The following Financial Services practice note provides comprehensive and up to date legal information covering:
This Practice Note sets out a number of exclusions which can apply in relation to specific regulated activities that relate to investments. It briefly explains the fundamental concepts relating to financial services regulation. In particular, it sets out the concept of the 'general prohibition' under section 19 of the Financial Services and Markets Act 2000 (FSMA 2000) (which provides that a person cannot carry out regulated activities in the UK unless that person is authorised or exempt).
Under FSMA 2000, s 19, a person cannot carry out regulated activities in the UK unless that person is authorised or exempt. This is known as the general prohibition. For information about the territorial scope of the general prohibition, see Practice Note: Territorial scope of the prohibition.
An authorised person is a person who:
has been given permission by the Financial Conduct Authority (FCA) or the Prudential Regulation Authority (PRA) under FSMA 2000, Pt 4A to carry on certain regulated activities; or
is passporting its services into the UK under a EEA directive (eg the recast Markets in Financial Instruments Directive (Directive 2014/65/EU) (MiFID II))
An exempt person is (in relation to the carrying on of a regulated activity) a person who is exempt from the general prohibition in respect of that activity as a result of being a person who:
falls within Financial Services and Markets
**Trials are provided to all LexisPSL and LexisLibrary content, excluding Practice Compliance, Practice Management and Risk and Compliance, subscription packages are tailored to your specific needs. To discuss trialling these LexisPSL services please email customer service via our online form. Free trials are only available to individuals based in the UK. We may terminate this trial at any time or decide not to give a trial, for any reason. Trial includes one question to LexisAsk during the length of the trial.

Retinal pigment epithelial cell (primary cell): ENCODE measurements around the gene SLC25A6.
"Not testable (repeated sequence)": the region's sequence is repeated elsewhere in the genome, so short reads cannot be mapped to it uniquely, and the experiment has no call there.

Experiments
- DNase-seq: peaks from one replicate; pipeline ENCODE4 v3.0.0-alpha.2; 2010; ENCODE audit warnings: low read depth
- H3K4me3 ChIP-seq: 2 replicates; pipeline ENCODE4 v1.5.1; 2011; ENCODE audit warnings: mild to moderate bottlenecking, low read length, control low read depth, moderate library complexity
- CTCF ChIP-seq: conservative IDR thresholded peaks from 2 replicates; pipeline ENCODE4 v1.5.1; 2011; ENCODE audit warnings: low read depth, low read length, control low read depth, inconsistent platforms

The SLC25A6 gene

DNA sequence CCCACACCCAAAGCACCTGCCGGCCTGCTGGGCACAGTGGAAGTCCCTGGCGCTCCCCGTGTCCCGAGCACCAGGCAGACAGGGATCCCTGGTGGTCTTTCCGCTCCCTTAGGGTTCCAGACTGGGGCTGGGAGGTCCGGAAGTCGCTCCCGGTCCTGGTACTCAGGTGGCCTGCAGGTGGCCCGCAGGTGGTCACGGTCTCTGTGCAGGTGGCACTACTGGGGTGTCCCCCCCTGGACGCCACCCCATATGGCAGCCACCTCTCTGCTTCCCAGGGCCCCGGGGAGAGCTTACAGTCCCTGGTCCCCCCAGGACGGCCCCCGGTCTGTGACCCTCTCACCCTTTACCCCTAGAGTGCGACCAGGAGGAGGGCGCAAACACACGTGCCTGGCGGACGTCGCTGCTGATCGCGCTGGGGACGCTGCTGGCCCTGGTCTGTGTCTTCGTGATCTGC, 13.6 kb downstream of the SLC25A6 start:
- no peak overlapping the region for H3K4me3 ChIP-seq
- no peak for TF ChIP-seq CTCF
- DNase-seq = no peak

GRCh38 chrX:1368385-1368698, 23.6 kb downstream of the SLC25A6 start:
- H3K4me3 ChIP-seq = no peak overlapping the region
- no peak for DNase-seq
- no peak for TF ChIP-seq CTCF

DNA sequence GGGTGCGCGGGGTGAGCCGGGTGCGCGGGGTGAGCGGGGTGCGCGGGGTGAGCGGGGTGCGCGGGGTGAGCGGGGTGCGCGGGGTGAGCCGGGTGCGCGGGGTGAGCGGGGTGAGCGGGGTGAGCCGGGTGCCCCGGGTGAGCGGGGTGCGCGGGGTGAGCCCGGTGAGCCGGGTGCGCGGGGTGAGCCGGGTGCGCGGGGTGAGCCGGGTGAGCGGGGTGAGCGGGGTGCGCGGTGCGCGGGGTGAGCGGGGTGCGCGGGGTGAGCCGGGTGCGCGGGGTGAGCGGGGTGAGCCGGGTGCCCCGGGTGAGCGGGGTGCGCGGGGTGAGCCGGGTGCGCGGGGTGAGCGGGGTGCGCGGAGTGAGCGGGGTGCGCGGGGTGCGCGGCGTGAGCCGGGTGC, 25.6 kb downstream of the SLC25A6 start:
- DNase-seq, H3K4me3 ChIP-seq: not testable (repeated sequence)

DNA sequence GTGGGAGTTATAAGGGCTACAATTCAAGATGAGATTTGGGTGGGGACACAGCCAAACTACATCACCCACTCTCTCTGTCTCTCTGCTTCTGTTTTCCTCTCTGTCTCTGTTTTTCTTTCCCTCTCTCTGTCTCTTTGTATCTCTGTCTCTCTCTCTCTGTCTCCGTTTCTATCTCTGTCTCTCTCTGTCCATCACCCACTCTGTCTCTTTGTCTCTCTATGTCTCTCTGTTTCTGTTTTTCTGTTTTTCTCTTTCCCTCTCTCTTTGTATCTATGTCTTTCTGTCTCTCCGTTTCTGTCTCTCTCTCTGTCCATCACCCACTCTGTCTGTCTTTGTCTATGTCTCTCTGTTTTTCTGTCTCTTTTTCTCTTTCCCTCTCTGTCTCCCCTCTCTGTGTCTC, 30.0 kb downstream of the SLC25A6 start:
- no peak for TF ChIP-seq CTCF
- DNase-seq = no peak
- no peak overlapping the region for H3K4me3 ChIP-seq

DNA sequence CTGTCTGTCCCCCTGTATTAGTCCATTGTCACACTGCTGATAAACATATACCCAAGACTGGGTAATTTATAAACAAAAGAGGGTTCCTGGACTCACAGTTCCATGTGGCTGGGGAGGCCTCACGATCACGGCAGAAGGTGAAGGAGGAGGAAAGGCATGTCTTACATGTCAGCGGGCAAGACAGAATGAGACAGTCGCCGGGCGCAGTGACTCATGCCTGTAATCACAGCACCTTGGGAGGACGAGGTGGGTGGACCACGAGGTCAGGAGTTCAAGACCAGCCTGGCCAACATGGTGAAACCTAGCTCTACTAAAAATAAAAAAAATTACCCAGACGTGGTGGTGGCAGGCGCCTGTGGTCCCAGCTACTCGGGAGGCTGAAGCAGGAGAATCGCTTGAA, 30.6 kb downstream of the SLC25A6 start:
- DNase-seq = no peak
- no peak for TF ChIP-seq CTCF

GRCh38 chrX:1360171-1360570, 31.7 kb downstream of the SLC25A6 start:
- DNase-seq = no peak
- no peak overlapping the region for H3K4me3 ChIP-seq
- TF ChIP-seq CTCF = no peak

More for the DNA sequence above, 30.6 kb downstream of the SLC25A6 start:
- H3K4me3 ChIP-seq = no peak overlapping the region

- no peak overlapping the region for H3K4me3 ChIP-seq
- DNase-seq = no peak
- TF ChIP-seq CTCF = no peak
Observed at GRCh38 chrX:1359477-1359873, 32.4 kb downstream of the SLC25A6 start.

To view the latest version of this document and thousands of others like it, sign-in to LexisPSL or register for a free trial.
Existing user? Sign-in
Take a free trial
Private nuisancePrivate nuisance is an unlawful interference with a person's use or enjoyment of land or some right over or in connection with it. Interference must be unreasonable, and may be caused, eg by water, smoke, smell, fumes, gas, noise, heat or vibrations. Where the defendant has not
What is recklessness?In respect of some statutory offences and common law crimes the prosecution are required to prove a mental element of recklessness on the part of the defendant.Recklessness means unjustified risk taking on the part of the accused.Prior to the House of Lords decision in Re G
This Practice Note discusses the common law doctrine of privity of contract; the equitable and statutory exceptions to it; how the doctrine affects enforcing a contract against a third party and what happens when, notwithstanding the lack of privity, a contract has an indirect effect on a third
Brexit: The UK's departure from the EU on exit day ie Friday 31 January 2020 has implications for practitioners dealing with provisions in the CPR relevant to cross border matters, including CPR 5.4C (discussed below). For guidance on the impact of Brexit on the CPR, see Cross border
0330 161 1234
To view our latest legal guidance content,sign-in to Lexis®PSL or register for a free trial.